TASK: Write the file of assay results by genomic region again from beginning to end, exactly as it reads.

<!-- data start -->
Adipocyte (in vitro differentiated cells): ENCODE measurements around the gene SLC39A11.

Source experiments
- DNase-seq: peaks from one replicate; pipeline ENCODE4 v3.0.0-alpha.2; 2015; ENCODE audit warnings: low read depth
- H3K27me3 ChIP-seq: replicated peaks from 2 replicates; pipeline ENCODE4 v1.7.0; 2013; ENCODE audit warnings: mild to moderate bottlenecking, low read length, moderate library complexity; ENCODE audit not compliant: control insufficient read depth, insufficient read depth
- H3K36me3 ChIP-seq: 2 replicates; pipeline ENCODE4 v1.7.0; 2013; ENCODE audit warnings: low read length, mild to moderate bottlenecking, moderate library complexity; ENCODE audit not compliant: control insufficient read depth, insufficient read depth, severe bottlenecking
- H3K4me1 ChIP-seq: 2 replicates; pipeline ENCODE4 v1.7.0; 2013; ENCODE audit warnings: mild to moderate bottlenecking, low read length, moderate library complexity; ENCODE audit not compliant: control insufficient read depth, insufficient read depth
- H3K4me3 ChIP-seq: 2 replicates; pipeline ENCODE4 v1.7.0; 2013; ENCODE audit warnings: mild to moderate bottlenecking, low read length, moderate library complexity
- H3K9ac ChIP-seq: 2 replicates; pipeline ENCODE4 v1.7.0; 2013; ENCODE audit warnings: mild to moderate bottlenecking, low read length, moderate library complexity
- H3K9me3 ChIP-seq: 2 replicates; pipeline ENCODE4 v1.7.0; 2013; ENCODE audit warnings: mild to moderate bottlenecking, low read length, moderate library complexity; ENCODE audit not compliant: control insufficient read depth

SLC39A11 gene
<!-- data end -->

Adipocyte (in vitro differentiated cells): ENCODE measurements around the gene SLC39A11.

Source experiments
- DNase-seq: peaks from one replicate; pipeline ENCODE4 v3.0.0-alpha.2; 2015; ENCODE audit warnings: low read depth
- H3K27me3 ChIP-seq: replicated peaks from 2 replicates; pipeline ENCODE4 v1.7.0; 2013; ENCODE audit warnings: mild to moderate bottlenecking, low read length, moderate library complexity; ENCODE audit not compliant: control insufficient read depth, insufficient read depth
- H3K36me3 ChIP-seq: 2 replicates; pipeline ENCODE4 v1.7.0; 2013; ENCODE audit warnings: low read length, mild to moderate bottlenecking, moderate library complexity; ENCODE audit not compliant: control insufficient read depth, insufficient read depth, severe bottlenecking
- H3K4me1 ChIP-seq: 2 replicates; pipeline ENCODE4 v1.7.0; 2013; ENCODE audit warnings: mild to moderate bottlenecking, low read length, moderate library complexity; ENCODE audit not compliant: control insufficient read depth, insufficient read depth
- H3K4me3 ChIP-seq: 2 replicates; pipeline ENCODE4 v1.7.0; 2013; ENCODE audit warnings: mild to moderate bottlenecking, low read length, moderate library complexity
- H3K9ac ChIP-seq: 2 replicates; pipeline ENCODE4 v1.7.0; 2013; ENCODE audit warnings: mild to moderate bottlenecking, low read length, moderate library complexity
- H3K9me3 ChIP-seq: 2 replicates; pipeline ENCODE4 v1.7.0; 2013; ENCODE audit warnings: mild to moderate bottlenecking, low read length, moderate library complexity; ENCODE audit not compliant: control insufficient read depth

SLC39A11 gene